Posts in Restaurant Review: Spain
El Celler de Can Roca: End of History?

I have dined three times in the new location in Girona. Now, besides being a Michelin three-starred restaurant, Can Roca is the second best in the world according to Restaurant Magazine’s infamous “Top 100” list. I think that fame and a very busy schedule has taken a toll on Juan Roca. He does not have the time, nor the energy to concoct and perfect new great dishes. So what we are seeing at Can Roca is also endemic to many of the world’s highly prized trendy hot spots: There is a shift away from concocting memorable dishes towards creating a unique experience for the diner. 

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The Apotheosis of Western Seafood: Elkano and Güeyu Mar

It is probable that neither Abel of Güeyu Mar, nor Aitor of Elkano perceive themselves as great chefs. Probably they consider themselves as having mastered “a la parilla” (grilling) techniques. But there is no way you can find this level fish in any Michelin three star restaurant or in any of the so-called top 20 restaurants of the world (with the possible exception of Asador Etxebarri). 

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Bruce Palling and Wall Street Journal: Poverty of Western Restaurant Criticism and Ibai in Donostia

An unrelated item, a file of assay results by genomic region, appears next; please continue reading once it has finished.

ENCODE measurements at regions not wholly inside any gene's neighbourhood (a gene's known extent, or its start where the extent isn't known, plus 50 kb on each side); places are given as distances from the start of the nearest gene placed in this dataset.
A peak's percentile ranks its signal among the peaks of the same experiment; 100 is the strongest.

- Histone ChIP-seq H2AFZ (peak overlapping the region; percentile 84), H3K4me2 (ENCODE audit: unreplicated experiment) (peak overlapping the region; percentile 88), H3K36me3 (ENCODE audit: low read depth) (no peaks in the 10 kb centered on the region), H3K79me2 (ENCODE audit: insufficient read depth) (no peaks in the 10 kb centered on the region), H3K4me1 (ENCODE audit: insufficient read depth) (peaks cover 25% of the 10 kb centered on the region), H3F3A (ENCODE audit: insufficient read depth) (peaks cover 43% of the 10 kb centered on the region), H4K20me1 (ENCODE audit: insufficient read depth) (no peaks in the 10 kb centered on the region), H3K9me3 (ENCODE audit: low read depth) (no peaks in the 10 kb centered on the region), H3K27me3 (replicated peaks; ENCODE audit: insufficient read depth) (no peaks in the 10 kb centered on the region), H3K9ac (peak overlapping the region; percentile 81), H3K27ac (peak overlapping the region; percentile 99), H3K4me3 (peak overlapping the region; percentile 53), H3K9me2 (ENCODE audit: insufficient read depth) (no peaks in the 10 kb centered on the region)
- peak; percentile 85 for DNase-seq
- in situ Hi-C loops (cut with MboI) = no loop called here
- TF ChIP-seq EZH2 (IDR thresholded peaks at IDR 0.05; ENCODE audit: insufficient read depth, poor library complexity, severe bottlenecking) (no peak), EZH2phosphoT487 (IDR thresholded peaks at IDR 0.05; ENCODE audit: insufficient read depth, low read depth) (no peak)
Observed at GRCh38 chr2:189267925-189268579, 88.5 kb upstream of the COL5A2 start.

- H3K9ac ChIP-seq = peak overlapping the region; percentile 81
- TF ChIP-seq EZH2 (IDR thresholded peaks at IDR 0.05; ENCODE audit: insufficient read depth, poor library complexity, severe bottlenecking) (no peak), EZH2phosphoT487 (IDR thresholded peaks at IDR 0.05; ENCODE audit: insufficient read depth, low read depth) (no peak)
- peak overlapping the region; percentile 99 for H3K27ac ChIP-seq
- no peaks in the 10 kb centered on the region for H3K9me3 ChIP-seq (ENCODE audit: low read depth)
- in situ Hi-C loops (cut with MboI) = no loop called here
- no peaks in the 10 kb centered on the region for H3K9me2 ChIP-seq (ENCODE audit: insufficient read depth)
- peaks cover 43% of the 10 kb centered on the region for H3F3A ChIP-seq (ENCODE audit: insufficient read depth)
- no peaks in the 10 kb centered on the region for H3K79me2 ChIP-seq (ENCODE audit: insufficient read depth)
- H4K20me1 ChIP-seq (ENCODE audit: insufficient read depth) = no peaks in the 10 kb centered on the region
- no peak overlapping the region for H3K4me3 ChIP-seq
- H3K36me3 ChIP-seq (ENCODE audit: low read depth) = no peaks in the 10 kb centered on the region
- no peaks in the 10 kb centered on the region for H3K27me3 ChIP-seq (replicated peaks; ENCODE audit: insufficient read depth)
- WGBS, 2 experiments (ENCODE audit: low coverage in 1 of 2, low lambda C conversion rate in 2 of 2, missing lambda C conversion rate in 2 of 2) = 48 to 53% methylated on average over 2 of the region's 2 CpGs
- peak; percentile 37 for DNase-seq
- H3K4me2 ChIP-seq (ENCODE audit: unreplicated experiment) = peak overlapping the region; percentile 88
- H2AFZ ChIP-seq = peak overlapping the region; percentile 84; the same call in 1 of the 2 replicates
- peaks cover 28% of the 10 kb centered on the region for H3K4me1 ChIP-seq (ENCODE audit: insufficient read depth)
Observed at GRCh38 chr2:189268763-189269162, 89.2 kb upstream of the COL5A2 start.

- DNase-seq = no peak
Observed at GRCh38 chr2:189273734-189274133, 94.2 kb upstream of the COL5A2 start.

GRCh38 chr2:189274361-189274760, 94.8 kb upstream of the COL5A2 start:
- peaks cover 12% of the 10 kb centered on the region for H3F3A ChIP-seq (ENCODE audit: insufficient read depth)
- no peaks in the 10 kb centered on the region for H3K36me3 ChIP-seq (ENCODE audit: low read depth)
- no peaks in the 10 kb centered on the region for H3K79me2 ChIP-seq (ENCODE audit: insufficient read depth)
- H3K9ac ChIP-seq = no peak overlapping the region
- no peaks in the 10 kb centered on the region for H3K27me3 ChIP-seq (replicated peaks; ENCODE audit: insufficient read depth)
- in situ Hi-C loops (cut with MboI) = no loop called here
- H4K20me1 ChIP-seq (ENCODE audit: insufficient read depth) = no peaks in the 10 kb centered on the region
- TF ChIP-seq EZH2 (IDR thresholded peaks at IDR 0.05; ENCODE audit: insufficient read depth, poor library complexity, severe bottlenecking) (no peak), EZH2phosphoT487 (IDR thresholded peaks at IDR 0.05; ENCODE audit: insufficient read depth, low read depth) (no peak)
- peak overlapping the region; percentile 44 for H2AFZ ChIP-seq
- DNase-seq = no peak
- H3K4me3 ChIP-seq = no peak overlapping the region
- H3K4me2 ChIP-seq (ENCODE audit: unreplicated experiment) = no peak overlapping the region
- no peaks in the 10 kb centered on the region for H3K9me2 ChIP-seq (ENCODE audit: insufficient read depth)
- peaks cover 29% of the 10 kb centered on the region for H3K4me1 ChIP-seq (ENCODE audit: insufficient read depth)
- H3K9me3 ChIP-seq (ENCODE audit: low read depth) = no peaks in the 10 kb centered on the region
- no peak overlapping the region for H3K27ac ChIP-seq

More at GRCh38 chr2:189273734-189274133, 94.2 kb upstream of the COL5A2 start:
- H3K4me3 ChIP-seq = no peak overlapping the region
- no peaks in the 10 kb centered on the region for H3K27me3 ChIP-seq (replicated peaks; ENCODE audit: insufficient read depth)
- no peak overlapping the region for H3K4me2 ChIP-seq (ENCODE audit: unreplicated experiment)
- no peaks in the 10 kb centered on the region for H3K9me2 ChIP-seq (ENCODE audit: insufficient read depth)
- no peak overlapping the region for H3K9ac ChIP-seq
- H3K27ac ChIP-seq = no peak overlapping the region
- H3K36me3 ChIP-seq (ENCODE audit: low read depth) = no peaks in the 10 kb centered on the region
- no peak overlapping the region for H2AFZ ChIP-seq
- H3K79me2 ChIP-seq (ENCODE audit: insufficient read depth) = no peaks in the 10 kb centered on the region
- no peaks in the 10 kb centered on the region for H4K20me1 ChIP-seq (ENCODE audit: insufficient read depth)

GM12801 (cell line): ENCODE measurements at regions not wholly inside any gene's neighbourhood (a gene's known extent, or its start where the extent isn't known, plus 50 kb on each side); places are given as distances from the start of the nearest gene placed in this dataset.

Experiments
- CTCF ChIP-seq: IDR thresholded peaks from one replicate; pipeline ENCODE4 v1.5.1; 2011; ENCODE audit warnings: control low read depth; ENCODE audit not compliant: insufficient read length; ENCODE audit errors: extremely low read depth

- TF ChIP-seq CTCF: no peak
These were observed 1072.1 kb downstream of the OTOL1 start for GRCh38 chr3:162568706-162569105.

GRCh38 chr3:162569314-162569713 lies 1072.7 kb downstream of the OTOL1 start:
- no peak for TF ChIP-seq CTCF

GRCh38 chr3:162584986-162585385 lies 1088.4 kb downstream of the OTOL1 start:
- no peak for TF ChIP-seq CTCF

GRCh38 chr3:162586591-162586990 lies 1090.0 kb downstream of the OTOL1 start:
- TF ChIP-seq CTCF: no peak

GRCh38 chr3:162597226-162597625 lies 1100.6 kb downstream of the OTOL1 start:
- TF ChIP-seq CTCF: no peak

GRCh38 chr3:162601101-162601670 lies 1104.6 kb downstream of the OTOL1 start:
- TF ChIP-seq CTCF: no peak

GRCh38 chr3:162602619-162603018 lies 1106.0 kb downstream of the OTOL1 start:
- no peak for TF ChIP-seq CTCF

We are witnessing a very interesting moment in history today, regarding food and wine criticism.  On the one hand, there is a proliferation of bloggers, some with very good taste and the capacity to shape customer preferences. On the other hand, the established professional critics/judges are losing ground and credibility. This is for good reason. Maybe the common disease is that many critics may be able to tell good from bad ingredients, but they do not know about nuances and relative ingredient quality.  Hence they focus more on techniques applied to transform ingredients, and they are in a constant search for “novelty”. Such as Mr. Bruce Palling of Wall Street Journal. I read his review of Ibai in San Sebastian with awe and disbelief.

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El Celler de Can Roca

Joan Roca’s cooking has always technically very elaborate but also delicious. He often subjects the same dish to multiple cooking techniques. He is a master of sous vide, but he does not solely rely on it. He does not shy away from using rustic ingredients (offals), and he re-interprets tradition by adding one contrasting element to dishes made up of complementary ingredients. On the most recent visit he seemed to underemphasize the delicious component of his creations in favor of aesthetics and to display technical skills. Some dishes were not balanced or well conceived. However, good dishes are really good. One wishes that this hard working and talented chef moves away from trendy modern Spanish cooking and finds a better equilibrium without losing the Catalunian focus of his best dishes.

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Gastronomic Trip to Donostia/San Sebastian

6 trips in the last 7 years and we are as thrilled about the Spanish Basque country and cooking as we were in the beginning. Perhaps more so as we have finally understood well that what made this place a gastronomical mecca is more than the existence of a few internationally renowned restaurants but the prevalence of a culture, which sustains a way of life that puts a premium on community and tradition over full capitulation to the forces of globalization.

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